Scalable Emulation of Stoquastic Hamiltonians with Room Temperature p-bits
The growing field of quantum computing is based on the concept of a q-bit which is a delicate superposition of 0 and 1, requiring cryogenic temperatures for its physical realization along with challenging coherent coupling techniques for entangling them. By contrast, a probabilistic bit or a p-bit is a robust classical entity that fluctuates between 0 and 1, and can be implemented at room temperature using present-day technology. Just as three-terminal transistors provide a building block for large functional circuits, a three terminal realization of the p-bit can provide a building block for p-circuits that has been shown to perform a variety of useful functions. In this paper, we introduce a new application of p-circuits, namely to perform Path Integral Monte Carlo (PIMC) simulations of quantum systems based on the well-known Suzuki-Trotter decomposition that maps a -dimensional quantum many body Hamiltonian to a +1-dimensional classical Hamiltonian. This approach allowing a quantum system to be emulated by a number of classical replicas is commonly used in software or high-level hardware simulations. What we show here is that it should be possible to build low-level hardware accelerators that use replicated p-bits to emulate a given q-bit network. Using full device-level SPICE simulations we demonstrate that the correct quantum correlations can be obtained using a classical p-circuit built with existing technology and operating at room temperature. Another advantage of p-bit networks is that they can be interconnected using conventional electronic devices such as GPUs or FPGAs. This could allow complex connectivity beyond nearest neighbor coupling as well as the implementation of arbitrary -body interactions with .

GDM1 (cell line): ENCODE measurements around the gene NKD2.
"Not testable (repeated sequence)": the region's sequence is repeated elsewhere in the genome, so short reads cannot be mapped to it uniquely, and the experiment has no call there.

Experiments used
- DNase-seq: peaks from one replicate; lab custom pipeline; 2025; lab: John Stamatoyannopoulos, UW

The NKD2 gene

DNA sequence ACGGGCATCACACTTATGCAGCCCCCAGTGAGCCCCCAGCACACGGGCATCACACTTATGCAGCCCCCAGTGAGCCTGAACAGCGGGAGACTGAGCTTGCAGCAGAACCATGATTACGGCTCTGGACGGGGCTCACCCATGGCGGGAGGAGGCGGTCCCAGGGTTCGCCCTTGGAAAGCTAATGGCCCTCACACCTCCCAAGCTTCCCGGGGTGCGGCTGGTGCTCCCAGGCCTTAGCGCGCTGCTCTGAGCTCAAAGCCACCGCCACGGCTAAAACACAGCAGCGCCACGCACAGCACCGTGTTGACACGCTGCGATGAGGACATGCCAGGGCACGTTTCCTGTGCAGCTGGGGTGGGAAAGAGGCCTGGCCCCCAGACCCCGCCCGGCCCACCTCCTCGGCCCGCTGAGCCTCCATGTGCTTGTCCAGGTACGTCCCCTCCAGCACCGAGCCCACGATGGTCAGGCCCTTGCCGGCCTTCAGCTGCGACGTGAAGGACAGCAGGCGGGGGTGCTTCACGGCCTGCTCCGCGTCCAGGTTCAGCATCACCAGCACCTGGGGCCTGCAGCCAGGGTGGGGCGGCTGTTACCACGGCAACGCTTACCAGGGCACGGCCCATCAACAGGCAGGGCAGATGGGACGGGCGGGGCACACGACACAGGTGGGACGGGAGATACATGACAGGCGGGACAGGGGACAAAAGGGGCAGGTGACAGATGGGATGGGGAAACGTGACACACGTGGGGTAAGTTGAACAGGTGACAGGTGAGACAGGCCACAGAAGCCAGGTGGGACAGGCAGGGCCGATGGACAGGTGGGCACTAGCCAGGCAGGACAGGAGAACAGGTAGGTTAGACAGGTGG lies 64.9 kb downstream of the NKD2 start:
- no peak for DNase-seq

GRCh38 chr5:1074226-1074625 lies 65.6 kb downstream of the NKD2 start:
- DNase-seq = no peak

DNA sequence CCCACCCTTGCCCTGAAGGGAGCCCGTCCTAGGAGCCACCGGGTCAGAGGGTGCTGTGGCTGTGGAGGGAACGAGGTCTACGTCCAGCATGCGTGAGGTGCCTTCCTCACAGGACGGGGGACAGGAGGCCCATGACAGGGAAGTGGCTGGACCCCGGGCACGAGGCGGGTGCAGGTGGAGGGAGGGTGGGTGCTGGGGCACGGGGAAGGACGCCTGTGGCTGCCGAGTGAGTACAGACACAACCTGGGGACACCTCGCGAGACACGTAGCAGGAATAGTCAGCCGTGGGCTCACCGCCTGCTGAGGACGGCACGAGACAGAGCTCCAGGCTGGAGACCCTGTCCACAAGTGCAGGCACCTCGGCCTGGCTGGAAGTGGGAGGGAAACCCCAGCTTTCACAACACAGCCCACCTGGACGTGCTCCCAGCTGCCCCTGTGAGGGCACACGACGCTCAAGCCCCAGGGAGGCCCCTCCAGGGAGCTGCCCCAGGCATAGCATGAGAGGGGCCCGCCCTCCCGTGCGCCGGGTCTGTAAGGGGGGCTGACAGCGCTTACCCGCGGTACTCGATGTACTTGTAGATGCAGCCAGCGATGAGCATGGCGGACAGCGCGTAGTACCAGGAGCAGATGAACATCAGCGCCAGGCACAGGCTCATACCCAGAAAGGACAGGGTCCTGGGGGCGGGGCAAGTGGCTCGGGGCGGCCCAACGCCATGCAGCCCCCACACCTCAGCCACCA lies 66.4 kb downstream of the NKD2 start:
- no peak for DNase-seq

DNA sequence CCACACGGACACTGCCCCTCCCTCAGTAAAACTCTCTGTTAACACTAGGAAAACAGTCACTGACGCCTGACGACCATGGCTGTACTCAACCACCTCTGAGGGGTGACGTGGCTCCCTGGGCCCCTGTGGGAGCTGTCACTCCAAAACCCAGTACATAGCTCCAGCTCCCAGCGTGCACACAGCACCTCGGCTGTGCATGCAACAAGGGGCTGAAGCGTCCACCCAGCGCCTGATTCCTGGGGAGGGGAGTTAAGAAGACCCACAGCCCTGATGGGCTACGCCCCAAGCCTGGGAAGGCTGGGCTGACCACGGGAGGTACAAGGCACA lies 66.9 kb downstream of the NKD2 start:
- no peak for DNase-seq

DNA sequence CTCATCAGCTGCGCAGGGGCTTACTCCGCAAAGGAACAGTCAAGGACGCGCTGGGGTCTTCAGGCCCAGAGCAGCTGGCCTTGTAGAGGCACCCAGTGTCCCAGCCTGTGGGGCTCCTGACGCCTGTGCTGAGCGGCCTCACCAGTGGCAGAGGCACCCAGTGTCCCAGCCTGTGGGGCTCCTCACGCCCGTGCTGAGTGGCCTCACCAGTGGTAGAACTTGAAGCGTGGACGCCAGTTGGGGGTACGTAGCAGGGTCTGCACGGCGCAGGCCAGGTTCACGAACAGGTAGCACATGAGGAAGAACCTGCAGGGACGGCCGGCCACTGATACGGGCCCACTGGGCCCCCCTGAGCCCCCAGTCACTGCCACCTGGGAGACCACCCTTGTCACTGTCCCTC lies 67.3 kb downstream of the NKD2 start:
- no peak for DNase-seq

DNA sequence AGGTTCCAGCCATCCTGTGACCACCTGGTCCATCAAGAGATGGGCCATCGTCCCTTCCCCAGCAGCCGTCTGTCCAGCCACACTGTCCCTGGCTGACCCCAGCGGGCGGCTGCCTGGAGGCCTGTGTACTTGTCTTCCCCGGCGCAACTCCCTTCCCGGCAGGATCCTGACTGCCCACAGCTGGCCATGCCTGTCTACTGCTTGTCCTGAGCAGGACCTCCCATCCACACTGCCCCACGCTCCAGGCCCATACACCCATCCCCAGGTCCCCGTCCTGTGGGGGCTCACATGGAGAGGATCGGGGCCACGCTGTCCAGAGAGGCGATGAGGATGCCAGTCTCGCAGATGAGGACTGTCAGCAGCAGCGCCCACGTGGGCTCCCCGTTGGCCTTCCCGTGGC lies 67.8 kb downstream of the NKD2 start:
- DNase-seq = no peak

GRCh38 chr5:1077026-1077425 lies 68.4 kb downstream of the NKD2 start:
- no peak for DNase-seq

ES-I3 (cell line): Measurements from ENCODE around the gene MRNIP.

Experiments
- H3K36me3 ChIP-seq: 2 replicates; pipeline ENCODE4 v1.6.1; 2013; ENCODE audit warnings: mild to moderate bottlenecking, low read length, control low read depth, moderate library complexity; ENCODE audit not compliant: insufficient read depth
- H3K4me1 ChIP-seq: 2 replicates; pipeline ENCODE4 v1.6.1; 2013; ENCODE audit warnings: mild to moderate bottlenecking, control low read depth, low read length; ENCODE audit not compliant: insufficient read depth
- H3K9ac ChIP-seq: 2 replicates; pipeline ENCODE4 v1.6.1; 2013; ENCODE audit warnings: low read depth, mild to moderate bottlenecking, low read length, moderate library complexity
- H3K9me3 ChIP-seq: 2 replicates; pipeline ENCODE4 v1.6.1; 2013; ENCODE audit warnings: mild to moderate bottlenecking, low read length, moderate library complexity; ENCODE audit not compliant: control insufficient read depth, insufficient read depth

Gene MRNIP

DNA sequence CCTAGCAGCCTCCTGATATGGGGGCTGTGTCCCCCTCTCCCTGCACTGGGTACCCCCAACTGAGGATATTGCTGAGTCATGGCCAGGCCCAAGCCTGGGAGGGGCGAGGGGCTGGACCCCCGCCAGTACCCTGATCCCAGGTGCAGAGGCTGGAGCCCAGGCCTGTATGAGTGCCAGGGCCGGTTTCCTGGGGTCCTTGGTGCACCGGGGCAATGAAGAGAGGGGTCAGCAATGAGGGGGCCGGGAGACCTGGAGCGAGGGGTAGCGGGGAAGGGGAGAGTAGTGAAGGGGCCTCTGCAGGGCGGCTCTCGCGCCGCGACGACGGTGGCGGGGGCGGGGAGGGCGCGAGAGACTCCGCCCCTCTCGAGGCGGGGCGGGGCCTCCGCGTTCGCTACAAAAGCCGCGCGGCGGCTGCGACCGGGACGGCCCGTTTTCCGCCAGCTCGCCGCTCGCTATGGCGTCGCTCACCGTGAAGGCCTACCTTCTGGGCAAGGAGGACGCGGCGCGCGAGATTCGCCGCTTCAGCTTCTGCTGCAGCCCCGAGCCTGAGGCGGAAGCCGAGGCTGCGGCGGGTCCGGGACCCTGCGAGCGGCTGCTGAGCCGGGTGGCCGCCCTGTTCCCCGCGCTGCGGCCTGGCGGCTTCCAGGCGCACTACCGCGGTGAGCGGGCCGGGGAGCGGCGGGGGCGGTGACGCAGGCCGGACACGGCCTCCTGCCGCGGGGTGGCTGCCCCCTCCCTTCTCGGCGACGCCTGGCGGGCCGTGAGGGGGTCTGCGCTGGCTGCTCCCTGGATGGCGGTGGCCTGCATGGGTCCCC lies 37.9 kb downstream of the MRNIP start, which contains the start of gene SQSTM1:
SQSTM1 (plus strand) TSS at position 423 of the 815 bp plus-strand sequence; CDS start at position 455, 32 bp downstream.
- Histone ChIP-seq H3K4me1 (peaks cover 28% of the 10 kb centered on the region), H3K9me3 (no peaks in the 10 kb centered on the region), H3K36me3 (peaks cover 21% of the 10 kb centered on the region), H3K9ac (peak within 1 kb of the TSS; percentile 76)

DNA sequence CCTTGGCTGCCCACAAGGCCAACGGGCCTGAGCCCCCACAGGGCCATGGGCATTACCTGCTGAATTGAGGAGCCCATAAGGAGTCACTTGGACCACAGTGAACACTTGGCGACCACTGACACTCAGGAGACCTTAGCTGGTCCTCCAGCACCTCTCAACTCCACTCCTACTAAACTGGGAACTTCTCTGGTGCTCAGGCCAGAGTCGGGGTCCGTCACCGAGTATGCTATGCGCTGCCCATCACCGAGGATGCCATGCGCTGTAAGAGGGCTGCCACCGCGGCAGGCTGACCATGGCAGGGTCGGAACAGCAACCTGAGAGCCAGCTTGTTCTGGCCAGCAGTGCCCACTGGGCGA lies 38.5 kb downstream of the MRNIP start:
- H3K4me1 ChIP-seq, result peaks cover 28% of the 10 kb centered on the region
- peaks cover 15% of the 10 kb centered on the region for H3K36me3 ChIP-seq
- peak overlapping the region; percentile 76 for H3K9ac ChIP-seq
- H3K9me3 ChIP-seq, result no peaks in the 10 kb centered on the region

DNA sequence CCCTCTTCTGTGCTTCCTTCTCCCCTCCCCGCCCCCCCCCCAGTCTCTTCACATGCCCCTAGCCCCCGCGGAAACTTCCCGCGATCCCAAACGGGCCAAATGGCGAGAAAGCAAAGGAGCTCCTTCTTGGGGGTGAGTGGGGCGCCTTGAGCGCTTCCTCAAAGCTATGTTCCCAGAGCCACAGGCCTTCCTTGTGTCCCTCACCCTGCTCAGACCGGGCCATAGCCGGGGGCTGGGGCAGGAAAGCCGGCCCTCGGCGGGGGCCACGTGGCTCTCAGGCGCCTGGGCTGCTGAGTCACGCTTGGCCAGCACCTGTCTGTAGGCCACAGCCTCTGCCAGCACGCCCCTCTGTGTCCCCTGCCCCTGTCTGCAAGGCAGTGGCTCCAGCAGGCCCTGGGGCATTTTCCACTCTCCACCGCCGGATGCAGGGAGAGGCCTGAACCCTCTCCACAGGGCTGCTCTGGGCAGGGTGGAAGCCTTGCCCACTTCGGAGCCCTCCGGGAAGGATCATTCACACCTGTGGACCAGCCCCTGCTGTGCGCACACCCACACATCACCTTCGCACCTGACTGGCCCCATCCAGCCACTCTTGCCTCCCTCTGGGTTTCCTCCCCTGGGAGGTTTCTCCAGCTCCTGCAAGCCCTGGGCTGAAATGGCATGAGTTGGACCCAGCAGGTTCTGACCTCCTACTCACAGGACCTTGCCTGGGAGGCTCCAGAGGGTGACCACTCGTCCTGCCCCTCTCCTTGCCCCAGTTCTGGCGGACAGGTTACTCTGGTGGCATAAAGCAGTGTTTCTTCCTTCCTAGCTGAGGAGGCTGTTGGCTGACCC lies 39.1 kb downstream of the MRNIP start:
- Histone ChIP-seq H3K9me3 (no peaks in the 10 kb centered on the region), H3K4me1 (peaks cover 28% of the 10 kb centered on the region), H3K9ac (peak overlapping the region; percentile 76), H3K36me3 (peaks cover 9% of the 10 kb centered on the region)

The basic building block of conventional digital electronics is the CMOS (Complementary Metal Oxide Semiconductor) transistor that is used to represent deterministic bits, that are either 0 or 1. Quantum computing, on the other hand, is based on q-bits that are coherent, delicate superpositions of 0 and 1. It is possible to define an entity intermediate between bits and q-bits that are classical but probabilistic, which we call “p-bits” Camsari et al. (2017a). It has been argued that just as three-terminal transistors provide a building block for large functional circuits, a three terminal realization of the p-bit can provide a building block for p-circuits Behin-Aein et al. (2016) reminiscent of the probabilistic computer described by Feynman in the same paper that helped launch the field of quantum computing Feynman (1982).